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Dated:  November 20, 2014
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Desert Training Center
California-Arizona Maneuver Area

Training Camps in California used for Desert Warfare training.

    Early in June, 1943, the 85th Division moved to Camp Pilot Knob, California, where it began still more arduous training in the Desert Training Center. In August, the 85th moved to Camp Coxcomb, California where desert training was continued until October 1943. This was their last training before they were sent back across the country to Fort Dix and then on to Italy.
     The Desert Training Center was used to train many divisions of the US Army in order to prepare them to fight the Germans in North African desert.  This page gives a brief history of the DTC, which was later renamed the California-Arizona Maneuver Area.  I've tried to provide some details to describe the training and the hardships. Later, this training facility became a firing range of Yuma Proving Grounds.   My Dad never forgot his time at these Camps as he was involved in an accident that later affected his health.  See his story below.

Desert Training Center

Desert Training Center

  The above photos were taken of Private Lee McCloud and a few of his buddies of Company C, 310th Engineer Battalion.
For more photos related to the 85th 'Custer' Division,
      go to Photos from 310th Engineer Battalion
         or Photos from the Italian Front.


Brief History of Desert Training Center
Reference:  Army Motors Magazine No. 40, dated 1987

    Early in 1942, the War Plans Division of the War Department General Staff concluded that in order to prepare the American troops for fighting in the desert of North Africa, the Army would need an area for specially training and equipping troops for this type of combat.  Also, the American armored fighting unit was in its infancy and new equipment was being added to this new type of service.
    General HQ assigned General George S. Patton, Jr. as the commanding general of the 1st Armored Corps and asked him to locate a place in the desert southwest that would be suitable for the location of a training site.  General Patton flew over the area of California and Arizona and finally decided on a site that could be supported by water supply and rail access.  He made arrangements with the Metropolitan Water District to supply water for the site and set up advance parties that would prepare the facilities.  The training for the 1st Armored Corps began on 20th April, 1942 and ended 6 weeks later.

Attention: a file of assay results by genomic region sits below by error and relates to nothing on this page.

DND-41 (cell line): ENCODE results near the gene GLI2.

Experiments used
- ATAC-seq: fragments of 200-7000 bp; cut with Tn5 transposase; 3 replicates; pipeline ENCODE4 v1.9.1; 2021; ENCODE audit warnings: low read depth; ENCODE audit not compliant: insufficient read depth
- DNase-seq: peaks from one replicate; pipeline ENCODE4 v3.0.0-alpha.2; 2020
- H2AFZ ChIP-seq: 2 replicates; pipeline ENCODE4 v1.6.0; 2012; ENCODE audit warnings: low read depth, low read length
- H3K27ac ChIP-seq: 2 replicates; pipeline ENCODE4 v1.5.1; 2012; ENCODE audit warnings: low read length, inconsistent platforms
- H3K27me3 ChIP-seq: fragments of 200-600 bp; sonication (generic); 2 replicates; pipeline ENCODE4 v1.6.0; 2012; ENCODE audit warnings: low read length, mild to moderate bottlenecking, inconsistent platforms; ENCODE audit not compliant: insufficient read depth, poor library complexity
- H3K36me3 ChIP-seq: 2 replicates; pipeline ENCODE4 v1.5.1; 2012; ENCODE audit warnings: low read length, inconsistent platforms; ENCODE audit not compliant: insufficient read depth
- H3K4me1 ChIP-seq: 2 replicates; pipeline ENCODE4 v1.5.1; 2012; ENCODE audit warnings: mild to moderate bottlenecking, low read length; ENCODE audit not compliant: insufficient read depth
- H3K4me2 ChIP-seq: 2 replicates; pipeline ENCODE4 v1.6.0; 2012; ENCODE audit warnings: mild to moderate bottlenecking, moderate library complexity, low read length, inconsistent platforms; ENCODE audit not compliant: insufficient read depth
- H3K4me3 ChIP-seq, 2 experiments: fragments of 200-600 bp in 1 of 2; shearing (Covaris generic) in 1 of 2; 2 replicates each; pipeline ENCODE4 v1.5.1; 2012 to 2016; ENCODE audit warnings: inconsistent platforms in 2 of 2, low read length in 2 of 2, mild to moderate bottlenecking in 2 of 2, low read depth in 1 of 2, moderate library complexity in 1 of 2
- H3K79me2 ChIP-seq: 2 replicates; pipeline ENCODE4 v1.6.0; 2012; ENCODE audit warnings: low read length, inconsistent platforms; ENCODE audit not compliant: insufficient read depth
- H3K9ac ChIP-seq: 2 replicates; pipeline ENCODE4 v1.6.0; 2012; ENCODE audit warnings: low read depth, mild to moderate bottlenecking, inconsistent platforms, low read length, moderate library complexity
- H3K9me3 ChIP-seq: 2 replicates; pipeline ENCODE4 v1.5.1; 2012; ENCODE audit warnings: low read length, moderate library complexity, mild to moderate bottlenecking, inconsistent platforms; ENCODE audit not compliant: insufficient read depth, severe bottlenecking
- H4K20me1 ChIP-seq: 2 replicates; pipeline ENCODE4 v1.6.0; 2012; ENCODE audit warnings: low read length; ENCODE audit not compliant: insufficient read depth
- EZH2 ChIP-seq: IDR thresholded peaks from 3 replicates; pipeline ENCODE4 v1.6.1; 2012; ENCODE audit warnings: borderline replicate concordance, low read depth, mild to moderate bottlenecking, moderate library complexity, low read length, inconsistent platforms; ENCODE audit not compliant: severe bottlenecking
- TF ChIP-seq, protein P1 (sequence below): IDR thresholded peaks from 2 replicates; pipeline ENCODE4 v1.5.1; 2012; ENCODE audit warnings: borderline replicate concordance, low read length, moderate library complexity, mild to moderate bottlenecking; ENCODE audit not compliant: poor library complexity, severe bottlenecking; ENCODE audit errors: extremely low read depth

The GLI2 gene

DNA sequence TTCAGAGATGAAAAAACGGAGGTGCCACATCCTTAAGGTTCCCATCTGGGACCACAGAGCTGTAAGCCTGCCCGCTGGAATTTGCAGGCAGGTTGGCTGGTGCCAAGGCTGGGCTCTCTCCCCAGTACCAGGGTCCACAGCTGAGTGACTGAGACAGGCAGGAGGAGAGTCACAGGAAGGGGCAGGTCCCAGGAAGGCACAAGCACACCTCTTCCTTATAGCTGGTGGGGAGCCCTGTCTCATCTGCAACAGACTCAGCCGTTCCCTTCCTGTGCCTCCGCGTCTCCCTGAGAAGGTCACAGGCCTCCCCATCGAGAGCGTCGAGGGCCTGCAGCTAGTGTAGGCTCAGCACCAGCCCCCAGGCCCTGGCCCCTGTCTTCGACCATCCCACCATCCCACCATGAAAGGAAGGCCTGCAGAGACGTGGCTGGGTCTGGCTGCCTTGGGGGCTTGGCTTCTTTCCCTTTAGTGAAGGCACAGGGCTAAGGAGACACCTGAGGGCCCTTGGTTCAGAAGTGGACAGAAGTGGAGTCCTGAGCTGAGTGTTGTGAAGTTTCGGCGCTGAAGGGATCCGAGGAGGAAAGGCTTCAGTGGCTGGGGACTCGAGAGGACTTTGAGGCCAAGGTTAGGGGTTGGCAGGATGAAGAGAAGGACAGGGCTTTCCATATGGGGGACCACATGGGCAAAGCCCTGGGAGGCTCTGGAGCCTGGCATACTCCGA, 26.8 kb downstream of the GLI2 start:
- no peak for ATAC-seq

During October 25 to November 13, 1943, the 15th Corps maneuvers were carried out in the Palen Pass area east of Camp Coxcomb.  This included the 81st and the 79th Infantry Divisions, the 15th Mechanized Cavalry, 182nd and 119th Field Artillery Groups, 3rd Field Artillery Observation Battalion , 185th Tank Destroyer Battalion and 2 anti-aircraft groups.
    After the German army surrendered in North Africa, there was no further need for a desert training facility.  Just to ensure the camps would not be closed, the Desert Training Center was renamed on 20 October, 1943, as the California-Arizona Maneuver Area or CAMA.
The next big maneuver was carried out by the 4th Corps from November 20 to December 11, 1943.  This exercise included the 90th and 93rd Infantry Divisions, 11th Cavalry Group, 22nd and 33rd Anti-aircraft Groups, 12th Tank Destroyer Group and the 711th Tank Battalion.  The Air Force units for CAMA were reassigned to the command of the Third Air Force.  Previously the support air units was in direct command of the ground forces.
    With a lack of service units still available in the US, the camps could not be supported.  On 21st January, 1944, the Arm Ground Forces HQ directed that maneuvers would be discontinued after April 15th.  The last maneuvers was performed by the 10th Corps from February 15 to March 3 and involved 80th and 104th Infantry Divisions, 15th Tank Destroyer Group, two tank destroyer battalions and two anti-aircraft battalions.
     On April 30th, 1944, the control of the CAMA was turned over to the Ninth Service Command for salvage and removal of equipment.
     The DTC had several advantages for training for any sized unit.  The spacious land provided room for cross-country navigation, recon, night operations, laying mine fields and anti-aircraft operations.  However, there were many problems with the facilities.  There was a chronic shortage of vehicles and parts to maintain them in this harsh environment.  Maintenance had to be performed outdoors or in crude shelters.  Some maintenance units did not get to participate in the field maneuvers.  One exercise was delayed 13 weeks for due to lack of vehicle maintenance.
    Another example of poor operations was the 9th Corps maneuvers was criticized for its lack of realism.  Soldiers were encouraged to break for afternoon naps.  One result was that orders were issued to restrict the menu to B-rations and the elimination of cold beer and ice cream.  Despite the problems, the DTC was the most realistic training available to the US Ground Forces.